[Reader-list] Why violence against women is widespread

Pawan Durani pawan.durani at gmail.com
Wed Mar 17 12:31:43 IST 2010


OPT: Why violence against women is widespread

Photo: Suhair Karam/IRIN
A woman cries after the loss of one of her sons in Kamal Adwan
Hospital in the Gaza Strip. Palestinian women face a range of
GAZA CITY, 16 March 2010 (IRIN) - Nahla*, aged 30, from Bureij refugee
camp in central Gaza, said she was physically and mentally abused for
more than 10 years by her husband before being granted a divorce three
months ago.

Fear and cultural factors prevented her from seeking help from women’s

“I never tried to go to the police to complain about my husband's
criminal acts, because he threatened to kill me if I did,” Nahla told
IRIN. “And I never went to complain to any women’s rights
organizations because I didn’t think they would be able to solve my
problem - and I was also scared that my husband would find out.”

Rights activists blame the economy, Hamas-Fatah tensions and the
conflict with Israel for the rising number of cases of violence
against women. Disinterest in domestic abuse by the judicial
authorities and the apparent impunity of violators have made matters
worse, they say.

A March 2010 report by the Geneva Centre for the Democratic Control of
Armed Forces (DCAF) explores women’s perceptions of the organizations
or legal bodies designed to protect them, based on focus group
discussions and interviews with women and girls in the West Bank and
Gaza between June and November 2009.

 The levels of violence against women in the Gaza Strip are higher
than they were in previous years, and compared to other countries the
rates are certainly higherSocial stigma

“Women and girls revealed that their feelings of insecurity are
related to the ongoing conflict, society’s tacit acceptance of
violence against women, their own lack of awareness of service
providers, and their distrust of the available services,” the report

“Women and girls explained that they were reluctant to resort to
women’s organizations, human rights organizations, or security and
justice providers, such as the police and courts, because of the
strong social stigma attached to reporting abuse.”

The report said women recommended more awareness-raising events and
education campaigns for all segments of society about women’s rights
and the institutions in place to uphold them. They also felt better
training was needed for members of the social services, women’s and
human rights organizations and hospital staff and police - in addition
to increased female representation in these organizations and
political life in general.

AWRAD survey

A 2008 survey of 2,400 Palestinians by Ramallah-based independent
research centre Arab World for Research & Development (AWRAD) found
that 74 percent of Palestinians did not know of a women’s or human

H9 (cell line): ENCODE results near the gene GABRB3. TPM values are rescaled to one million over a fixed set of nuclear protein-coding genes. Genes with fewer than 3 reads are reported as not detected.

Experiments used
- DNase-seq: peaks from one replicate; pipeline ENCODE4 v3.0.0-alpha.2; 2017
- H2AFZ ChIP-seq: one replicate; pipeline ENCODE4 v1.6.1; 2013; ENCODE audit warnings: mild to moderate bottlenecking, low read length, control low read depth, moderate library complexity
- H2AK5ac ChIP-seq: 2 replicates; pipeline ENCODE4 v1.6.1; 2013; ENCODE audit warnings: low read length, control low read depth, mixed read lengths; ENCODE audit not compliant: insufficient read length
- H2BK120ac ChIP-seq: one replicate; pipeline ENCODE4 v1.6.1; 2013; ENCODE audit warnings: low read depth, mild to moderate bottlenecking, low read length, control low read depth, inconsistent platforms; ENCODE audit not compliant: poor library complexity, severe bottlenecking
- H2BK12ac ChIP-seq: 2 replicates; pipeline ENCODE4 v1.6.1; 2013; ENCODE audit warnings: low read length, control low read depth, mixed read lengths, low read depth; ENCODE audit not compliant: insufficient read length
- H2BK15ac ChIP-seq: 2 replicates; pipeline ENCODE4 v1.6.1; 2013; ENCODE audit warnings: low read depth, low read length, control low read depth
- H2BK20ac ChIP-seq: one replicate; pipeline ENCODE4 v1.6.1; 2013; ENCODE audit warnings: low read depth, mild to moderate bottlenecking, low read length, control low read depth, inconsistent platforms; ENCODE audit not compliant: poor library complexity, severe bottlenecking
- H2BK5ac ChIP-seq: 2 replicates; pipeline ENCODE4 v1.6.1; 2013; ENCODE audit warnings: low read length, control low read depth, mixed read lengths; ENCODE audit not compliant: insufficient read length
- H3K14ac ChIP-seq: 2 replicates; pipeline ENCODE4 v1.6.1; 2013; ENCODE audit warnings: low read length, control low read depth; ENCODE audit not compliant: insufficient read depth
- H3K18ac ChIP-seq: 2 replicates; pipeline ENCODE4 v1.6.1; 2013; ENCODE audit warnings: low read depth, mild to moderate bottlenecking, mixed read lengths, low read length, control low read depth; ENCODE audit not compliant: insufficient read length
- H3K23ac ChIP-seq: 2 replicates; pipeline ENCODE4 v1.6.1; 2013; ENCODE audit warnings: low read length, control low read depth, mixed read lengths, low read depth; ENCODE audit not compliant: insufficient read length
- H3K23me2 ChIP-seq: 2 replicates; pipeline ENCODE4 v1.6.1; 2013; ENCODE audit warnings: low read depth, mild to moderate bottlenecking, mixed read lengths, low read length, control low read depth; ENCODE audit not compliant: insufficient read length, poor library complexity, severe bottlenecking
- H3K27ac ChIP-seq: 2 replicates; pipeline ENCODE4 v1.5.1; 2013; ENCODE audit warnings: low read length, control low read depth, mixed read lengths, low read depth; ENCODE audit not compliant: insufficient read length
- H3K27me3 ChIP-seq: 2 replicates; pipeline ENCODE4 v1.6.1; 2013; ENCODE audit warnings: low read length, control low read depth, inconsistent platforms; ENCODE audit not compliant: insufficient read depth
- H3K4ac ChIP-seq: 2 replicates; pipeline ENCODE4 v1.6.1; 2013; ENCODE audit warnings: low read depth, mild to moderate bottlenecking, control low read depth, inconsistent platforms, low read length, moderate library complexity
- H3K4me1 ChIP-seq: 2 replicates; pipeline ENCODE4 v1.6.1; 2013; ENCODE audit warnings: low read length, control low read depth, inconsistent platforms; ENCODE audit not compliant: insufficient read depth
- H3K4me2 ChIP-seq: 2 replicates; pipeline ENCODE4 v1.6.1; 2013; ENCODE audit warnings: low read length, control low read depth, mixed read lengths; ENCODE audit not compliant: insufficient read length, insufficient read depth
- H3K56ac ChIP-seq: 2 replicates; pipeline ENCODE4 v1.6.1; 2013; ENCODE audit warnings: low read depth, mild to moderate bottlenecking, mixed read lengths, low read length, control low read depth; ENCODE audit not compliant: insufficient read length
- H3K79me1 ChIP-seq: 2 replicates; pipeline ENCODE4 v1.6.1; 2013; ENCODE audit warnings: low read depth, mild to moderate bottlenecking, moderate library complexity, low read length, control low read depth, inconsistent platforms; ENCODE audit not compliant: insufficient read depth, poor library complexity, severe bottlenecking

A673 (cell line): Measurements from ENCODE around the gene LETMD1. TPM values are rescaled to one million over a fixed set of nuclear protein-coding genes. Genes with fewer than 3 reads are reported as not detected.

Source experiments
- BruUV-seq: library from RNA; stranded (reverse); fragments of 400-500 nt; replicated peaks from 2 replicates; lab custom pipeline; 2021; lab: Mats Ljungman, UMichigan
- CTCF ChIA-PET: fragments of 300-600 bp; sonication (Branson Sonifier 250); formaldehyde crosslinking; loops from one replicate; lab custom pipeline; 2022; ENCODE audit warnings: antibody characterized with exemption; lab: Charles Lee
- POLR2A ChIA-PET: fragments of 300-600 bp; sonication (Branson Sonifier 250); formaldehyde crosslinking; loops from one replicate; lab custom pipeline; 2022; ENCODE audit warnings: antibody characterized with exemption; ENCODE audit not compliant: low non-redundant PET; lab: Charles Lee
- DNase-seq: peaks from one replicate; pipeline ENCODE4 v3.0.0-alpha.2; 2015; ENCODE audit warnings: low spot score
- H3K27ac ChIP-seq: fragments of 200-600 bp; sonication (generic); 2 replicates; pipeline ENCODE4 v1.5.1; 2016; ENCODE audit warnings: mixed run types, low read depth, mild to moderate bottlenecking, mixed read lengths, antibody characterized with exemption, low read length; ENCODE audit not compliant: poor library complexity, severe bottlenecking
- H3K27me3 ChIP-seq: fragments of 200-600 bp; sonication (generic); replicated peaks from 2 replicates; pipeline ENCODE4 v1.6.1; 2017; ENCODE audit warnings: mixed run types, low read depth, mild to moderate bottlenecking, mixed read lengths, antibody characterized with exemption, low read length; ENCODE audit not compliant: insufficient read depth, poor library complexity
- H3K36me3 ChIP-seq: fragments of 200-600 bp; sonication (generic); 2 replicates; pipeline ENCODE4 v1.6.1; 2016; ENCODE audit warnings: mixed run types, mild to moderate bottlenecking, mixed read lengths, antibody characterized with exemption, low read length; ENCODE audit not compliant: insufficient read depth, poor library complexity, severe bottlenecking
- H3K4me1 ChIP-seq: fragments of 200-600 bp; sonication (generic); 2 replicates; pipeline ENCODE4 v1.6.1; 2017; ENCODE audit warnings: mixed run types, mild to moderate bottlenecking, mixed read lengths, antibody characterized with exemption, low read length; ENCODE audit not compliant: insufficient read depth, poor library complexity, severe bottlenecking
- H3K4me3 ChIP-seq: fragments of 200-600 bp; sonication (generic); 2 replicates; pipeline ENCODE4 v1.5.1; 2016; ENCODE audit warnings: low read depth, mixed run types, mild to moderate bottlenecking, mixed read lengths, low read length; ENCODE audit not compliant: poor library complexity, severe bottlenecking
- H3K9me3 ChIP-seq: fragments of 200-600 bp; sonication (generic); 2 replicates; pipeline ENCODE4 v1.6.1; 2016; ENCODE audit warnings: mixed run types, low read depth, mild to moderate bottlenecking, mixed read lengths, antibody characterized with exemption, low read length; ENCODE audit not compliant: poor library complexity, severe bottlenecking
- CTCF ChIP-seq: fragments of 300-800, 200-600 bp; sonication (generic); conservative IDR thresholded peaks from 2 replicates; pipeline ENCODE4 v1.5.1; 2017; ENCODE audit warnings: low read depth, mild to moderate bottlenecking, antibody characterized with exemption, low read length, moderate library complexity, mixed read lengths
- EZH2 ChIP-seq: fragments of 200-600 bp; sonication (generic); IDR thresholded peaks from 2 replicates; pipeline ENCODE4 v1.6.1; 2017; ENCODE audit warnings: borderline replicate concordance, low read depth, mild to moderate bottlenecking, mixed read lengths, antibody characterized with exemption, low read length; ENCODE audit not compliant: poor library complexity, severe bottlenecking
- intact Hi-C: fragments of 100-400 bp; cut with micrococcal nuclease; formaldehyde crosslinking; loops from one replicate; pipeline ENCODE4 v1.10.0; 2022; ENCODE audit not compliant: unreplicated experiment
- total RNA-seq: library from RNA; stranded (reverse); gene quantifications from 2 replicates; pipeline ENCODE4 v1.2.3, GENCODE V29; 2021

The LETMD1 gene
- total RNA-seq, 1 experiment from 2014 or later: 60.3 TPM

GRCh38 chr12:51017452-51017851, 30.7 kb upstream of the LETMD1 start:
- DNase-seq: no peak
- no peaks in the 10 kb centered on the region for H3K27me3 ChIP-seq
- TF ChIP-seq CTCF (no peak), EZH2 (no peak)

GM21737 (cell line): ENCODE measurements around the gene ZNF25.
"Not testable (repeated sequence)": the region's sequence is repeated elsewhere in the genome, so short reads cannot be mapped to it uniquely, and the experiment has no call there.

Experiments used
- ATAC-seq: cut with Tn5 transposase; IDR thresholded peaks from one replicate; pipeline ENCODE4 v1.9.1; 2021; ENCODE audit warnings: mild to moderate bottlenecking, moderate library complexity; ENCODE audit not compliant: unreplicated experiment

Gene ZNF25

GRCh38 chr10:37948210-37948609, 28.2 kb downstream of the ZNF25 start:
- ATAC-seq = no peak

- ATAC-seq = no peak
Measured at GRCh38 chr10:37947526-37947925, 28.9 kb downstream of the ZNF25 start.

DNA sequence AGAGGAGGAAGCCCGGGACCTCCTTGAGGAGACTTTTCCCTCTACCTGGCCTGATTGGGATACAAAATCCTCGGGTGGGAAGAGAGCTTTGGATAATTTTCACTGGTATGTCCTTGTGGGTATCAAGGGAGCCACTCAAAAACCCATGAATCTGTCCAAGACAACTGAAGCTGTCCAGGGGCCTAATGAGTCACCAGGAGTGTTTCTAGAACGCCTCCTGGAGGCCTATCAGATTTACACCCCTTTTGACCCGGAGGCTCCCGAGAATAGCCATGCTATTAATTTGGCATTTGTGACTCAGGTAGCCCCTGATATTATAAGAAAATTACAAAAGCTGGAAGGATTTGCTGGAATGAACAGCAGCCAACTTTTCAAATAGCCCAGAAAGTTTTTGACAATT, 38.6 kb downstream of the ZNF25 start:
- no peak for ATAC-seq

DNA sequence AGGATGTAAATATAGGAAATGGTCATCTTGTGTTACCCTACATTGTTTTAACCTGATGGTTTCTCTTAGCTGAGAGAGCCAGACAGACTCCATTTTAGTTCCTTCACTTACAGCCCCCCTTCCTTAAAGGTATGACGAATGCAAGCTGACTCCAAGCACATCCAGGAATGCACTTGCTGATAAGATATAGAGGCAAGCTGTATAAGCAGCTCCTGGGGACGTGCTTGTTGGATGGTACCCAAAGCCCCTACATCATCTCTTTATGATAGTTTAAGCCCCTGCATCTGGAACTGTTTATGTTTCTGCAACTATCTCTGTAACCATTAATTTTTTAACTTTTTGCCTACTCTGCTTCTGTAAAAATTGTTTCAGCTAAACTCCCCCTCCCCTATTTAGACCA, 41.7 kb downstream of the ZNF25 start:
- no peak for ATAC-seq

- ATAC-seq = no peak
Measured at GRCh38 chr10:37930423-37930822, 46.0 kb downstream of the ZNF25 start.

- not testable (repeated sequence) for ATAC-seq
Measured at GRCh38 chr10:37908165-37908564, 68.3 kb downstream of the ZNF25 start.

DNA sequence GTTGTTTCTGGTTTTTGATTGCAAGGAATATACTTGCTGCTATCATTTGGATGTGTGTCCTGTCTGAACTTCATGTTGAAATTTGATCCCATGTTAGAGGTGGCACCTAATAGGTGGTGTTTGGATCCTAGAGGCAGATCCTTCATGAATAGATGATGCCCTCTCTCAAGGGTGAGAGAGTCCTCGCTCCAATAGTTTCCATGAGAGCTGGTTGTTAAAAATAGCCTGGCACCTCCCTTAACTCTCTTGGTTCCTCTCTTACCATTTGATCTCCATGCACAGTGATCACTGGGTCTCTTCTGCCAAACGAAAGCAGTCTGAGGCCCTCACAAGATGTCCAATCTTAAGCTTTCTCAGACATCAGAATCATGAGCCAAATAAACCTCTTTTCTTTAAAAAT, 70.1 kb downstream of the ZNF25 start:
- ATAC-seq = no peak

rights organization working in the field of women’s rights; and 77
percent of respondents believed that laws needed to be enacted to
protect women from domestic violence.

Nahla’s brothers called the police to report the fact that she was
being beaten regularly and kept locked in her home without access to a
telephone to make contact with her family. The police arrested her
husband, kept him in custody for five hours and then released him, she

The police then took Nahla to her mother’s house, where she stayed
until she was granted a divorce by a local court, which ordered that
her five children remain with their father. Against his will, the
court has given her the right to visit her children one day a week.

“My heart is torn apart because I live away from my kids, but my life
with him was hell,” Nahla said. “I could never go back.”

Gaza study

In December 2009, a report by the Gaza-based Palestinian Women’s
Information and Media Center (PWIC) noted an upsurge in violence
against women since Israel imposed an economic blockade on the Gaza
Strip in June 2007, after Hamas became the de facto authority there.

Photo: Tom Spender/IRIN
A study found that 77 percent of women in Gaza had experienced
violence of various sorts (file photo) The study - based on 24
workshops and interviews with 350 other women in the last quarter of
2009 - found that 77 percent of women in Gaza had experienced violence
of various sorts, 53 percent had experienced physical violence and 15
percent sexual abuse.

"The levels of violence against women in the Gaza Strip are higher
than they were in previous years, and compared to other countries the
rates are certainly higher," Huda Hamouda, director of PWIC, said.
“Women are exposed to hardships in every sphere, be it financial,
social, political or lack of security.”

She said widespread unemployment was one of the biggest contributors
to household stress, and in turn male violence towards females.

"It's hard to imagine a family living in dignity when they live on
less than three dollars a day. Many say they don’t feel respected and
suffer depression. Poverty affects education and public participation.
It limits their social standing,” she said.

Meanwhile, the Commission on the Status of Women, a commission of the
UN Economic and Social Council (ECOSOC), on 12 March approved a text
on the status of and assistance to Palestinian women, to be sent to
ECOSOC for adoption.

The draft resolution expresses concern about the “grave situation of
Palestinian women in the occupied Palestinian territory, including
East Jerusalem, resulting from the severe impact of the ongoing
illegal Israeli occupation and all of its manifestations”.

(*not her real name)

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